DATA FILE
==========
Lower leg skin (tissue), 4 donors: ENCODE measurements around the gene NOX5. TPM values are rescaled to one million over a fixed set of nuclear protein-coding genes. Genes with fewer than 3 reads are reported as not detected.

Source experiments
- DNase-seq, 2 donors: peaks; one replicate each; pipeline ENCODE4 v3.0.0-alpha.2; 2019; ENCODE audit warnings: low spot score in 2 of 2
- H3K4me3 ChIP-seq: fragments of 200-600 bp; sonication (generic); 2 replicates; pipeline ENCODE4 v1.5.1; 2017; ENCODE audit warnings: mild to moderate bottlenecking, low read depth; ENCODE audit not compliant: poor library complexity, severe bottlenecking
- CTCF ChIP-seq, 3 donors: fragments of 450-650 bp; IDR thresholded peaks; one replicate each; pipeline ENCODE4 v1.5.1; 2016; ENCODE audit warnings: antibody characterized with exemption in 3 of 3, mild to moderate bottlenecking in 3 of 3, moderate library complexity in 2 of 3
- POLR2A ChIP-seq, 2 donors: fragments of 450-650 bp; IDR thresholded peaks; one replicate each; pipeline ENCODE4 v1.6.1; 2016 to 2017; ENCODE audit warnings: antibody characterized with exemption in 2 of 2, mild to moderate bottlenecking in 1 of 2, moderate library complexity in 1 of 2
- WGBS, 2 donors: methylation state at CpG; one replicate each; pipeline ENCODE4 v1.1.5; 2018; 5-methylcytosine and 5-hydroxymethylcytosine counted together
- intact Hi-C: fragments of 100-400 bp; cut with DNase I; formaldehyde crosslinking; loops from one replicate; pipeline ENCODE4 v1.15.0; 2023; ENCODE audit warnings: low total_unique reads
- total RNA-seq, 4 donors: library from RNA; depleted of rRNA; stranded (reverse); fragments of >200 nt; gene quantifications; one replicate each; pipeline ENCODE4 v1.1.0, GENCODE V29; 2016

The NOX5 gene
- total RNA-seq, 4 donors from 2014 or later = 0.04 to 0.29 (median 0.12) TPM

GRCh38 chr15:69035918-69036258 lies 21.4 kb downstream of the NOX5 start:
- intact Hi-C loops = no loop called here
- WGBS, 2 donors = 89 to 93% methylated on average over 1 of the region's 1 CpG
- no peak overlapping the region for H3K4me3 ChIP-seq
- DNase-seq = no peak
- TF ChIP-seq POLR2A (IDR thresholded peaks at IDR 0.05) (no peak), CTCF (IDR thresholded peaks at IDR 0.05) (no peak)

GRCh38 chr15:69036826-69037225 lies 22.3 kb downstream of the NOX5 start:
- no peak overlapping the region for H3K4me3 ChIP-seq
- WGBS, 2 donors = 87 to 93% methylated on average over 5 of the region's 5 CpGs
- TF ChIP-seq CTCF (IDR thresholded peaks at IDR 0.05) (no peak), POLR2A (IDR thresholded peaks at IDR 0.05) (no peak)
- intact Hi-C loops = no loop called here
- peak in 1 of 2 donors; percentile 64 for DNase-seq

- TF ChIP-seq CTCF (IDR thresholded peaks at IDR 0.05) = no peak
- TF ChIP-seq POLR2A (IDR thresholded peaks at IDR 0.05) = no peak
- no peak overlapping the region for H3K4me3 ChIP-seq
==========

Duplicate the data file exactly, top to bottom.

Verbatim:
Lower leg skin (tissue), 4 donors: ENCODE measurements around the gene NOX5. TPM values are rescaled to one million over a fixed set of nuclear protein-coding genes. Genes with fewer than 3 reads are reported as not detected.

Source experiments
- DNase-seq, 2 donors: peaks; one replicate each; pipeline ENCODE4 v3.0.0-alpha.2; 2019; ENCODE audit warnings: low spot score in 2 of 2
- H3K4me3 ChIP-seq: fragments of 200-600 bp; sonication (generic); 2 replicates; pipeline ENCODE4 v1.5.1; 2017; ENCODE audit warnings: mild to moderate bottlenecking, low read depth; ENCODE audit not compliant: poor library complexity, severe bottlenecking
- CTCF ChIP-seq, 3 donors: fragments of 450-650 bp; IDR thresholded peaks; one replicate each; pipeline ENCODE4 v1.5.1; 2016; ENCODE audit warnings: antibody characterized with exemption in 3 of 3, mild to moderate bottlenecking in 3 of 3, moderate library complexity in 2 of 3
- POLR2A ChIP-seq, 2 donors: fragments of 450-650 bp; IDR thresholded peaks; one replicate each; pipeline ENCODE4 v1.6.1; 2016 to 2017; ENCODE audit warnings: antibody characterized with exemption in 2 of 2, mild to moderate bottlenecking in 1 of 2, moderate library complexity in 1 of 2
- WGBS, 2 donors: methylation state at CpG; one replicate each; pipeline ENCODE4 v1.1.5; 2018; 5-methylcytosine and 5-hydroxymethylcytosine counted together
- intact Hi-C: fragments of 100-400 bp; cut with DNase I; formaldehyde crosslinking; loops from one replicate; pipeline ENCODE4 v1.15.0; 2023; ENCODE audit warnings: low total_unique reads
- total RNA-seq, 4 donors: library from RNA; depleted of rRNA; stranded (reverse); fragments of >200 nt; gene quantifications; one replicate each; pipeline ENCODE4 v1.1.0, GENCODE V29; 2016

The NOX5 gene
- total RNA-seq, 4 donors from 2014 or later = 0.04 to 0.29 (median 0.12) TPM

GRCh38 chr15:69035918-69036258 lies 21.4 kb downstream of the NOX5 start:
- intact Hi-C loops = no loop called here
- WGBS, 2 donors = 89 to 93% methylated on average over 1 of the region's 1 CpG
- no peak overlapping the region for H3K4me3 ChIP-seq
- DNase-seq = no peak
- TF ChIP-seq POLR2A (IDR thresholded peaks at IDR 0.05) (no peak), CTCF (IDR thresholded peaks at IDR 0.05) (no peak)

GRCh38 chr15:69036826-69037225 lies 22.3 kb downstream of the NOX5 start:
- no peak overlapping the region for H3K4me3 ChIP-seq
- WGBS, 2 donors = 87 to 93% methylated on average over 5 of the region's 5 CpGs
- TF ChIP-seq CTCF (IDR thresholded peaks at IDR 0.05) (no peak), POLR2A (IDR thresholded peaks at IDR 0.05) (no peak)
- intact Hi-C loops = no loop called here
- peak in 1 of 2 donors; percentile 64 for DNase-seq

- TF ChIP-seq CTCF (IDR thresholded peaks at IDR 0.05) = no peak
- TF ChIP-seq POLR2A (IDR thresholded peaks at IDR 0.05) = no peak
- no peak overlapping the region for H3K4me3 ChIP-seq